Yet, when I write of Eva Denison, I am like to let my pen outrun my tale. I lay the pen down, and a hundred of her sayings ring in my ears, with my own contradictious comments, that I was doomed so soon to repent; a hundred visions of her start to my eyes; and there is the trade-wind singing in the rigging, and loosening a tress of my darling’s hair, till it flies like a tiny golden streamer in the tropic sun. There, it is out! I have called her what she was to be in my heart ever after. Yet at the time I must argue with her—with her! When all my courage should have gone to love-making, I was plucking it up to sail as near as I might to plain remonstrance! I little dreamt how the ghost of every petty word was presently to return and torture me.
So it is that I can see her and hear her now on a hundred separate occasions beneath the awning beneath the stars on deck below at noon or night but plainest of all in the evening of the day we signalled the Island of Ascension, at the close of that last concert on the quarter-deck. The watch are taking down the extra awning; they are removing the bunting and the foot-lights. The lanterns are trailed forward before they are put out; from the break of the poop we watch the vivid shifting patch of deck that each lights up on its way. The stars are very sharp in the vast violet dome above our masts; they shimmer on the sea; and our trucks describe minute orbits among the stars, for the trades have yet to fail us, and every inch of canvas has its fill of the gentle steady wind. It is a heavenly night. The peace of God broods upon His waters. No jarring note offends the ear. In the forecastle a voice is humming a song of Eva Denison’s that has caught the fancy of the men; the young girl who sang it so sweetly not twenty minutes since who sang it again and again to please the crew she alone is at war with our little world she alone would head a mutiny if she could.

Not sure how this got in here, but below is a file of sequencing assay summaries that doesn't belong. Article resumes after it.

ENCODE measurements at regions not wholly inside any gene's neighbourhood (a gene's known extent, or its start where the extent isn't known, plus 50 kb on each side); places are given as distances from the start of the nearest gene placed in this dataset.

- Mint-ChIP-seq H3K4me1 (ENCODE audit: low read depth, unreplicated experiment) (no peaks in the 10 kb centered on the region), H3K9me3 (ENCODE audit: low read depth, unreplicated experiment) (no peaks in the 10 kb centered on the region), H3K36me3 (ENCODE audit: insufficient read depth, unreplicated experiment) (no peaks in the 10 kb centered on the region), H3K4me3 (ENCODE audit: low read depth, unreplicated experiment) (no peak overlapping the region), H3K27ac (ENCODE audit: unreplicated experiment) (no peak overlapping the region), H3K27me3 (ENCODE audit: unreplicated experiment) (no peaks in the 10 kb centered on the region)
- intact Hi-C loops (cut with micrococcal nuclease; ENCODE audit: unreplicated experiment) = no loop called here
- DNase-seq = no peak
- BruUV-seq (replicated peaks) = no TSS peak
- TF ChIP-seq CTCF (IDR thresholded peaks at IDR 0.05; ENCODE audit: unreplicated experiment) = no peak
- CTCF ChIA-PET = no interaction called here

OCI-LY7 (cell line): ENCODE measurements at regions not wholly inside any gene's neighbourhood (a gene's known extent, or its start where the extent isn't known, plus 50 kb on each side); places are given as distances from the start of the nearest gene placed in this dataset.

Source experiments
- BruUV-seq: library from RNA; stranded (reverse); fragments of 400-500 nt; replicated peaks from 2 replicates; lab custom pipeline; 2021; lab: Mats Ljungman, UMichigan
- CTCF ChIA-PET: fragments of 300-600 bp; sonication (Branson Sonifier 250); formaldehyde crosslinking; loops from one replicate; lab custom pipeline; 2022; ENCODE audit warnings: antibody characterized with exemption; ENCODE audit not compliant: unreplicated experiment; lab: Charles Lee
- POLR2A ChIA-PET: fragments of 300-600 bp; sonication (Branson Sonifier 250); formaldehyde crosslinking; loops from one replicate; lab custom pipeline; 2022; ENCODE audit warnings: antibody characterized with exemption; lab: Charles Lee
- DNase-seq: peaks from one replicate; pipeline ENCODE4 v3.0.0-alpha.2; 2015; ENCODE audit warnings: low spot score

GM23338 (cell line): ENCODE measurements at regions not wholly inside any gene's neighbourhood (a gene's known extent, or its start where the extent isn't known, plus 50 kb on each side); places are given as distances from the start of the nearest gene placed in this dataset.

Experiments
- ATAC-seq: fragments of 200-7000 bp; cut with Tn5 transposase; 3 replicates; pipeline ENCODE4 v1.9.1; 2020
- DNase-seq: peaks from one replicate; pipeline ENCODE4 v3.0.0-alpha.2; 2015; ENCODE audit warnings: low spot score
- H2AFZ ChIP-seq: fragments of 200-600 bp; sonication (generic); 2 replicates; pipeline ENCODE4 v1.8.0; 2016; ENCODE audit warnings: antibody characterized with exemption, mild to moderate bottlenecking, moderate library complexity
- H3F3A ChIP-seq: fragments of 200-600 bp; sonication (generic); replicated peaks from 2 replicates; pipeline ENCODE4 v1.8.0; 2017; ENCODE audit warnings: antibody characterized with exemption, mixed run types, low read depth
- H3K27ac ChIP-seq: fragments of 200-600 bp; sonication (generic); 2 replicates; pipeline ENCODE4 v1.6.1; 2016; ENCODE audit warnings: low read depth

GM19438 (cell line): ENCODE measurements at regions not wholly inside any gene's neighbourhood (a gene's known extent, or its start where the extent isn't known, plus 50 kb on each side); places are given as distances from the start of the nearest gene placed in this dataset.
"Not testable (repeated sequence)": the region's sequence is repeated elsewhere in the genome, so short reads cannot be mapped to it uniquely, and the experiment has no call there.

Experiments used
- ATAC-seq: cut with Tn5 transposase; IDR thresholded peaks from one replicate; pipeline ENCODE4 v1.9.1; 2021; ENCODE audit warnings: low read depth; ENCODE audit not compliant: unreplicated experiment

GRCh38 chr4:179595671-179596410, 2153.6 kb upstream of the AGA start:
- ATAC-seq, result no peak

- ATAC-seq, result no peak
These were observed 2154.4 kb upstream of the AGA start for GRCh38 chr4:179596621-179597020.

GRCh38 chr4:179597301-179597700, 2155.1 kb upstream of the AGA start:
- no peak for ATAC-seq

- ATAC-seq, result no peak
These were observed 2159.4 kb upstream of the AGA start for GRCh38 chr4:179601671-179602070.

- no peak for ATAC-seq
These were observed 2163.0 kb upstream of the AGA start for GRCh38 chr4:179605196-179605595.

“I hate the captain!” she says again.
“My dear Miss Denison!” I begin; for she has always been severe upon our bluff old man, and it is not the spirit of contrariety alone which makes me invariably take his part. Coarse he may be, and not one whom the owners would have chosen to command the Lady Jermyn; a good seaman none the less, who brought us round the Horn in foul weather without losing stitch or stick. I think of the ruddy ruffian in his dripping oilskins, on deck day and night for our sakes, and once more I must needs take his part; but Miss Denison stops me before I can get out another word.
“I am not dear, and I’m not yours,” she cries. “I’m only a school-girl—you have all but told me so before to-day! If I were a man—if I were you—I should tell Captain Harris what I thought of him!”
“Why? What has he done now?”
“Now? You know how rude he was to poor Mr. Ready this very afternoon!”
It was true. He had been very rude indeed. But Ready also had been at fault. It may be that I was always inclined to take an opposite view, but I felt bound to point this out, and at any cost.
“You mean when Ready asked him if we were out of our course? I must say I thought it was a silly question to put. It was the same the other evening about the cargo. If the skipper says we’re in ballast why not believe him? Why repeat steerage gossip, about mysterious cargoes, at the cuddy table? Captains are always touchy about that sort of thing. I wasn’t surprised at his letting out.”
My poor love stares at me in the starlight. Her great eyes flash their scorn. Then she gives a little smile—and then a little nod—more scornful than all the rest.
“You never are surprised, are you, Mr. Cole?” says she. “You were not surprised when the wretch used horrible language in front of me! You were not surprised when it was a—dying man—whom he abused!”